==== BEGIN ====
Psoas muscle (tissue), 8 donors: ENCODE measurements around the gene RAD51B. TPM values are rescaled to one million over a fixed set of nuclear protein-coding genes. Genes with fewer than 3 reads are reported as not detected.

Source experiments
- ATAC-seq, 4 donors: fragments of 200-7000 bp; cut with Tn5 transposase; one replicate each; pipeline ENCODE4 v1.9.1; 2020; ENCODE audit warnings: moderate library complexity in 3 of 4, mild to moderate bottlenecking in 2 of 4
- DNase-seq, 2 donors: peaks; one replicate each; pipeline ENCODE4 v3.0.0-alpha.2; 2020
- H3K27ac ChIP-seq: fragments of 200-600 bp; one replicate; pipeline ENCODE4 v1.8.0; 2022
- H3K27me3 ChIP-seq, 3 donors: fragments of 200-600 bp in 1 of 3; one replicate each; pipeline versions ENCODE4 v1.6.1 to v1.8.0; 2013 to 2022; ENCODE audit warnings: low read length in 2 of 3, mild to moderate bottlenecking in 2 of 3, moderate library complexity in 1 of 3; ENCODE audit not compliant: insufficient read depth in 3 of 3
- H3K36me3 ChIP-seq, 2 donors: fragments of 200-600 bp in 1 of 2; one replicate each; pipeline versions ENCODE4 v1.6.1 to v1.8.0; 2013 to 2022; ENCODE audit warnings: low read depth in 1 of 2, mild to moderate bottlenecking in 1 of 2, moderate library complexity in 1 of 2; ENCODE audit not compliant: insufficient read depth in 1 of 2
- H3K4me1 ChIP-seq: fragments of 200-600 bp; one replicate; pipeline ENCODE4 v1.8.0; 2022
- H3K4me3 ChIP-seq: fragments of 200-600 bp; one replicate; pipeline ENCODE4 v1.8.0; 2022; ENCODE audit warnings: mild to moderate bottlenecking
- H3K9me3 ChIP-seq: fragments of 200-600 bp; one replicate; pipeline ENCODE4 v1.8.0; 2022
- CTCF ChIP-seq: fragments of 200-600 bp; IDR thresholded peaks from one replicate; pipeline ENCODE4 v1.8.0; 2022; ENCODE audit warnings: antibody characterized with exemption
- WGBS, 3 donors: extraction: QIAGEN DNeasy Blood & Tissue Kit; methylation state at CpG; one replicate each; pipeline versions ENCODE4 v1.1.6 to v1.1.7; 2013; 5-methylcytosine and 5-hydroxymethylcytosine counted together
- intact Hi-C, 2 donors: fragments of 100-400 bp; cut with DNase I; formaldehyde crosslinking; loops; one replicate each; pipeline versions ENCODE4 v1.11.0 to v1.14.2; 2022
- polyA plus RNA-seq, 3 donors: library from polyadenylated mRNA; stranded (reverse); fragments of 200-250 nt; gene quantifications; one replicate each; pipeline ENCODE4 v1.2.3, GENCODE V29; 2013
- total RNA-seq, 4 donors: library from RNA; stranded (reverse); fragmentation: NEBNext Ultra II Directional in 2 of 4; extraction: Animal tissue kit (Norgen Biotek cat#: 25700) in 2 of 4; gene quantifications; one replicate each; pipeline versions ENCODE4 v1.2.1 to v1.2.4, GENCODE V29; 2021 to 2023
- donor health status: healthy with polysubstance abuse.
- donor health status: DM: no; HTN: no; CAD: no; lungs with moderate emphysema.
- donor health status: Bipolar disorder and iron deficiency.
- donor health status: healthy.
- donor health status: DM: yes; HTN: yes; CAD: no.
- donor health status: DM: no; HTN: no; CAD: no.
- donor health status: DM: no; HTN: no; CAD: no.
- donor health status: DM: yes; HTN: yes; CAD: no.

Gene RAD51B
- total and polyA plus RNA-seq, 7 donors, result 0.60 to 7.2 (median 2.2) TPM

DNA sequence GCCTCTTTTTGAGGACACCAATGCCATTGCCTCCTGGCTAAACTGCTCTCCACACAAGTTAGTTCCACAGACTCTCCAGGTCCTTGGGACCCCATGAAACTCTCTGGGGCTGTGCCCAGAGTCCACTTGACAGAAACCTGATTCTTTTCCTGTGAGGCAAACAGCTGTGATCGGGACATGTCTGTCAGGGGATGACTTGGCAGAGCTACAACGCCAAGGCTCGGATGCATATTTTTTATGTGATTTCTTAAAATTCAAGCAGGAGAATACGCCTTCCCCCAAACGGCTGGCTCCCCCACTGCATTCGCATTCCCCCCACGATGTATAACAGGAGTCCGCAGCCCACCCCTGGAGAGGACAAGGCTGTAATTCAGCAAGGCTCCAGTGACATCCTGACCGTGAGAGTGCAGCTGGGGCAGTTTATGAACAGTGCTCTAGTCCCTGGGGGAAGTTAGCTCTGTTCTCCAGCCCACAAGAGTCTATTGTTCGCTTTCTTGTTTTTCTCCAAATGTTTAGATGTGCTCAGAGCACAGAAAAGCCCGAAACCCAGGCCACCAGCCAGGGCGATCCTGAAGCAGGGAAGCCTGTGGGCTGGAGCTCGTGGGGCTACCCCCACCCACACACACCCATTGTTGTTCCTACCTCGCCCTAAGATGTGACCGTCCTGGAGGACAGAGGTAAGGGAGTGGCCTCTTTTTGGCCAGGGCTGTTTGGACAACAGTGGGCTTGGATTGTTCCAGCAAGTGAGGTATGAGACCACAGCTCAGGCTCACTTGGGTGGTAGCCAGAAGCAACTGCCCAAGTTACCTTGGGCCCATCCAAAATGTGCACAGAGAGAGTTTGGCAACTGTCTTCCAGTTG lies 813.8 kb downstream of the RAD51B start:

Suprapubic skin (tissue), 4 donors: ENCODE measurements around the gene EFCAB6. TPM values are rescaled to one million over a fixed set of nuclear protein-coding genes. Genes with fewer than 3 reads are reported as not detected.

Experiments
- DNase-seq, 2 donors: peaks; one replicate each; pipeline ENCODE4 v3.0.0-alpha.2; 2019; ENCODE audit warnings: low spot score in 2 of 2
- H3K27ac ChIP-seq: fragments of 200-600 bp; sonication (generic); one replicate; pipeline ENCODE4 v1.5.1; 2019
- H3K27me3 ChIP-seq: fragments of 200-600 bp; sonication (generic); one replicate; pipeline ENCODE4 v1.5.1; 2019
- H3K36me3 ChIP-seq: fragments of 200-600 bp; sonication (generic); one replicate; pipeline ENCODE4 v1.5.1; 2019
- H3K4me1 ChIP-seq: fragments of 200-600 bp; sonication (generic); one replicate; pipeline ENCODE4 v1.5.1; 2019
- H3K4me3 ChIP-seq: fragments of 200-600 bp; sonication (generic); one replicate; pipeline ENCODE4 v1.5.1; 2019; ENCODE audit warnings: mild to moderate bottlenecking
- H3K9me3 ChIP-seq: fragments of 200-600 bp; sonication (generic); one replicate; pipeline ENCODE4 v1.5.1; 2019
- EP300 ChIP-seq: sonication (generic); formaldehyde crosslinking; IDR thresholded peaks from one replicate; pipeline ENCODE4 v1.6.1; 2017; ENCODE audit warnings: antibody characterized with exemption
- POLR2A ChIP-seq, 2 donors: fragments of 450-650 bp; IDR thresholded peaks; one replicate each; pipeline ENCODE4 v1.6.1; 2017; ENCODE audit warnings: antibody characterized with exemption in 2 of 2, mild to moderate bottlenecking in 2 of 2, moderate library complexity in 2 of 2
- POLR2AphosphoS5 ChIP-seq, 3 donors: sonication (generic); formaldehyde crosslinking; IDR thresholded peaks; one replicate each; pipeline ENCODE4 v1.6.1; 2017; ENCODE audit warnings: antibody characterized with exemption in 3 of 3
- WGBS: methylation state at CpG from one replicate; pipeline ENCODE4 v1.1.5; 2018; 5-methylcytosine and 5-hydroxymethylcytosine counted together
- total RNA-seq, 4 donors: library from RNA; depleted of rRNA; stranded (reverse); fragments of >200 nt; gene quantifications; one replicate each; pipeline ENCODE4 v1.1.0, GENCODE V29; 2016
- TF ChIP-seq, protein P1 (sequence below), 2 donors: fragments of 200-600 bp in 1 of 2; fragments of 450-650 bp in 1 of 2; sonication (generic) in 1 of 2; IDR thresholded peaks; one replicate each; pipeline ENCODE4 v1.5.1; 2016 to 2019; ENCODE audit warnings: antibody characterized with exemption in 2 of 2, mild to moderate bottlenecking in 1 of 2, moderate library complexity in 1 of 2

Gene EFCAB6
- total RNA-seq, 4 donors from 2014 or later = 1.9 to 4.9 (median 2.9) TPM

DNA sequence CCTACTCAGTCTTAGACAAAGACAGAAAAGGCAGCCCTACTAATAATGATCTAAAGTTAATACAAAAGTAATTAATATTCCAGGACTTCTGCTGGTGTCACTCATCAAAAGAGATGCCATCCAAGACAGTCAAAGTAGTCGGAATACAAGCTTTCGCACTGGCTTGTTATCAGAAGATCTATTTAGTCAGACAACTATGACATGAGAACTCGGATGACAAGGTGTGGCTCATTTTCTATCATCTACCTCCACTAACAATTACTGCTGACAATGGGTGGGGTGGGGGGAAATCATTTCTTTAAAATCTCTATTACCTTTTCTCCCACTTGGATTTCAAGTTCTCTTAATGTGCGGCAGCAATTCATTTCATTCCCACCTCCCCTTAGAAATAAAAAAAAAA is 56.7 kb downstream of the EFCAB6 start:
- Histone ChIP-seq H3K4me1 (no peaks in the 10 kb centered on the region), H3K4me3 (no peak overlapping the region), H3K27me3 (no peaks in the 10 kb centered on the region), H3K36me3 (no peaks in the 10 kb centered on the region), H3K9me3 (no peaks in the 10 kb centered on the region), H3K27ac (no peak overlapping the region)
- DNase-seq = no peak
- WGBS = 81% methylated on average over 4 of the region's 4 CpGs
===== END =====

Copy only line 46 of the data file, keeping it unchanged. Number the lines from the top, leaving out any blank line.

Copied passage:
- DNase-seq = no peak